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New study uses Fitbit to test if weight loss can prevent breast cancer recurrence

New study uses Fitbit to test if weight loss can prevent breast cancer recurrence

Dana-Farber Cancer Institute and Fitbit have teamed-up to support a study that investigates the impact of weight loss on breast cancer recurrence. The Breast Cancer Weight Loss (BWEL) study, sponsored by the National Cancer Institute and the Alliance for Clinical Trials in Oncology, will enroll nearly 3,200 overweight and obese women with early stage breast cancer to test if weight loss can help prevent their disease from returning.

Fitbit on its end will provide the study participants with the Fitbit Charge HR fitness tracker, Fitbit Aria Wi-Fi Smart Scale, and access to the FitStar by Fitbit service with personalized coaching to help them stay motivated and engaged along the way.

"The increased risk of cancer recurrence linked to excess body weight threatens to limit our progress in treating breast cancer and preventing women from dying from this disease," Jennifer Ligibel, MD, a breast oncologist in the Susan F. Smith Center for Women's Cancers at Dana-Farber, and lead investigator of the BWEL trial, said in a statement. "If this study shows that losing weight through increasing physical activity and reducing calories improves survival rates in breast cancer, this could lead to weight loss and physical activity becoming a standard part of the treatment for millions of breast cancer patients around the world."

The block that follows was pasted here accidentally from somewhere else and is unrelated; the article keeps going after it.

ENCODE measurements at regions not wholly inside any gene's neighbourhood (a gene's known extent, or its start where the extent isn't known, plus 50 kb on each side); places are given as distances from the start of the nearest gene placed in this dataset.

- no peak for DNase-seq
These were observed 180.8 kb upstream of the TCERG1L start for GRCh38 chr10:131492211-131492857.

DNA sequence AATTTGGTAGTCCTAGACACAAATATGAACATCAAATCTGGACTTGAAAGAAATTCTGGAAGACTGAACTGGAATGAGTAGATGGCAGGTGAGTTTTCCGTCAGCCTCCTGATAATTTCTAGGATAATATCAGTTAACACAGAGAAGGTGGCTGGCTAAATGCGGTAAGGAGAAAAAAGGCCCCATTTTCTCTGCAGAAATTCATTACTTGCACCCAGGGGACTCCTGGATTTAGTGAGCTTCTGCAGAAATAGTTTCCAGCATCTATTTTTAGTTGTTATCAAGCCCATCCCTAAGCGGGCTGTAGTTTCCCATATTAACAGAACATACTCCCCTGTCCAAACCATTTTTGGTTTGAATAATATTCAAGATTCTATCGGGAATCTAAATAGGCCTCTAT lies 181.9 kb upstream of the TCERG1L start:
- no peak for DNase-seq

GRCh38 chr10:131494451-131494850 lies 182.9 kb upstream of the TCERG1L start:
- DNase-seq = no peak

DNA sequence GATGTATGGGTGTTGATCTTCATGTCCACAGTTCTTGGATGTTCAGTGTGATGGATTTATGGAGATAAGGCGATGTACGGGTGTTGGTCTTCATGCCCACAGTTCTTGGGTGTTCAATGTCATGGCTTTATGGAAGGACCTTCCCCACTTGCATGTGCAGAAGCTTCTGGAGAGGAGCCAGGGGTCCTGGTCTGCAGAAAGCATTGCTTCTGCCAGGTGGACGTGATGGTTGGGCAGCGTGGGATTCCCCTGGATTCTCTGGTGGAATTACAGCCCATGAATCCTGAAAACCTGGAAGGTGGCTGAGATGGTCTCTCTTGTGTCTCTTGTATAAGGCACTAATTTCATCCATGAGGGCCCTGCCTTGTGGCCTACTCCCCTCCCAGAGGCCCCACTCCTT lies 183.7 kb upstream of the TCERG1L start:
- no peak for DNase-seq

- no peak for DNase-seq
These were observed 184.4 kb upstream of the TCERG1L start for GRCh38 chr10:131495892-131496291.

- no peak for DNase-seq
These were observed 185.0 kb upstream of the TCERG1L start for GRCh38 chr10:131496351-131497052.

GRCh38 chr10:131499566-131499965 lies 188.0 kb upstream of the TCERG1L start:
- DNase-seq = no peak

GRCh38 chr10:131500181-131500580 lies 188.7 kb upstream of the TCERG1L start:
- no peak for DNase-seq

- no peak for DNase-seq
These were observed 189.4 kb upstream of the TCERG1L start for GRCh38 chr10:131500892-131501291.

Participants in the BWEL study will be randomized to a two-year weight loss intervention, plus either a health education program designed to provide information about breast cancer topics, or to a health education program-alone control group. Patients in the weight loss group will work with a health coach over the phone to help them increase their exercise and reduce calories. Coaches will receive the participant's data with their explicit consent to see how they are doing, give encouragement and a little nudge when needed to help participants stay on track.

"We are thrilled to partner with Dana-Farber Cancer Institute on this type of intervention research, helping find the link between key behavioral changes and breast cancer recurrence, and potentially helping reduce the terrible burden of cancer for millions of women and their families worldwide," Woody Scal, Chief Business Officer at Fitbit, said in a statement.

The study will begin in August 2016 and enroll women with breast cancer through oncology practices across the U.S. and Canada.

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